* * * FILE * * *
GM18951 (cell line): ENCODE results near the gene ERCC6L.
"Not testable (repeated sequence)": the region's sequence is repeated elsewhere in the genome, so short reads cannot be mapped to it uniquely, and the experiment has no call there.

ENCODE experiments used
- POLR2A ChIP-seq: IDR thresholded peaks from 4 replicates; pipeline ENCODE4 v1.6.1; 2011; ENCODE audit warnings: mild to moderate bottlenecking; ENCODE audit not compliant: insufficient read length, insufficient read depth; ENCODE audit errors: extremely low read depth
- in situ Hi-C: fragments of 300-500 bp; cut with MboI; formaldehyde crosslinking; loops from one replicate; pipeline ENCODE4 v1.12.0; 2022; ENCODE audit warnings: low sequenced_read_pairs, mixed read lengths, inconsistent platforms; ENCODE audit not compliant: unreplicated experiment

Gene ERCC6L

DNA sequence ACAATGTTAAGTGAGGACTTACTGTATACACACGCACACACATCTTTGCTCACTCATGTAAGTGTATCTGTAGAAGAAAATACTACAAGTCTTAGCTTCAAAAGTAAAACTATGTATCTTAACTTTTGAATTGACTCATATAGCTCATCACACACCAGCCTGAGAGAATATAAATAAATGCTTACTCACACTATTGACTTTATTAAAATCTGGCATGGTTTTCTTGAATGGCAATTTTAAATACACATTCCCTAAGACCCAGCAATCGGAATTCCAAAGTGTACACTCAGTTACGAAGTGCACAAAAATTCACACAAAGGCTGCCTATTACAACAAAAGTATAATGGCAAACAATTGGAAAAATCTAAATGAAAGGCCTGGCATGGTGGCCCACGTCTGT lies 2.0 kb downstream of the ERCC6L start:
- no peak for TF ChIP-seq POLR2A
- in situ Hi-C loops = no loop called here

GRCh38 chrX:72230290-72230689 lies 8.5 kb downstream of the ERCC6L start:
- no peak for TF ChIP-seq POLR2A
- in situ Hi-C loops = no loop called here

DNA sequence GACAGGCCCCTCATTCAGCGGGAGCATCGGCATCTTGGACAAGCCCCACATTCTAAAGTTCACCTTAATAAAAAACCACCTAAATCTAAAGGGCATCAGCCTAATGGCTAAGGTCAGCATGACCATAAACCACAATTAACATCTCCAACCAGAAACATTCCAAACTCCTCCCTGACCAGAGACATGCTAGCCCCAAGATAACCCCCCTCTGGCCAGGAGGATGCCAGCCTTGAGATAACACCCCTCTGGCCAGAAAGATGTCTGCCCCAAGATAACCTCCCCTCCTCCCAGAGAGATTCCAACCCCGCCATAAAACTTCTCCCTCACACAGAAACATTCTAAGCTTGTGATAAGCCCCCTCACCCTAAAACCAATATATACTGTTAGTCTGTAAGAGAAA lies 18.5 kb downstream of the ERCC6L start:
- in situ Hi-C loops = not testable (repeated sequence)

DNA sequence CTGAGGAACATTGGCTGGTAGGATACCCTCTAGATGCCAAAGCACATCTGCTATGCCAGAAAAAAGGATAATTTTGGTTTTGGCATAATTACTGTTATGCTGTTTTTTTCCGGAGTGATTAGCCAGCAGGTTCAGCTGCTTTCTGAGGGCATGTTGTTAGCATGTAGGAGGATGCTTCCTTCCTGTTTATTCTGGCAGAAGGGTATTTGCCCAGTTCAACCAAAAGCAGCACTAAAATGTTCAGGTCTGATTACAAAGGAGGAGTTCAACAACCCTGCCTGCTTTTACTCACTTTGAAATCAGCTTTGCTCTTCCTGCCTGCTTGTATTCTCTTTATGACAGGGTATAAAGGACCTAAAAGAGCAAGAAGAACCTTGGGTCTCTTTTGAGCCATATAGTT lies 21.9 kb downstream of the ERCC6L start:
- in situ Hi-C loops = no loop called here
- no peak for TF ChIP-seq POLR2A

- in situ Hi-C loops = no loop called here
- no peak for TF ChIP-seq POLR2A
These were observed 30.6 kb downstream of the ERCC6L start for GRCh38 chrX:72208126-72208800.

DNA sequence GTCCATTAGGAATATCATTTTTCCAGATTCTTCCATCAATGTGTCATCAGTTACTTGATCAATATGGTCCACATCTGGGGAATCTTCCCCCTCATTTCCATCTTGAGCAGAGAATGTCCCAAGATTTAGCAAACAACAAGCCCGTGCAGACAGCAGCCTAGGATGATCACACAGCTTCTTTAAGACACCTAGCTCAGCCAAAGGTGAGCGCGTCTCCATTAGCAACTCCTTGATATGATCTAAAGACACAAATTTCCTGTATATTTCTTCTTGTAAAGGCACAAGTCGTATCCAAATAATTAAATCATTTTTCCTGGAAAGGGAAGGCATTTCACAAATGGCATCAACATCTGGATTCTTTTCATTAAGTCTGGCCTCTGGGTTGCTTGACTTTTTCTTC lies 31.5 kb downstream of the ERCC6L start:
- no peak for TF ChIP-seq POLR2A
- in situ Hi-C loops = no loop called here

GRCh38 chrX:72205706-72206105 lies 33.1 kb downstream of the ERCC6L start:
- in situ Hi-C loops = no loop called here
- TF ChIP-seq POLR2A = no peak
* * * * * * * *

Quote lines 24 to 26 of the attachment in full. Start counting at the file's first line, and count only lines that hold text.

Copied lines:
GRCh38 chrX:72205706-72206105 lies 33.1 kb downstream of the ERCC6L start:
- in situ Hi-C loops = no loop called here
- TF ChIP-seq POLR2A = no peak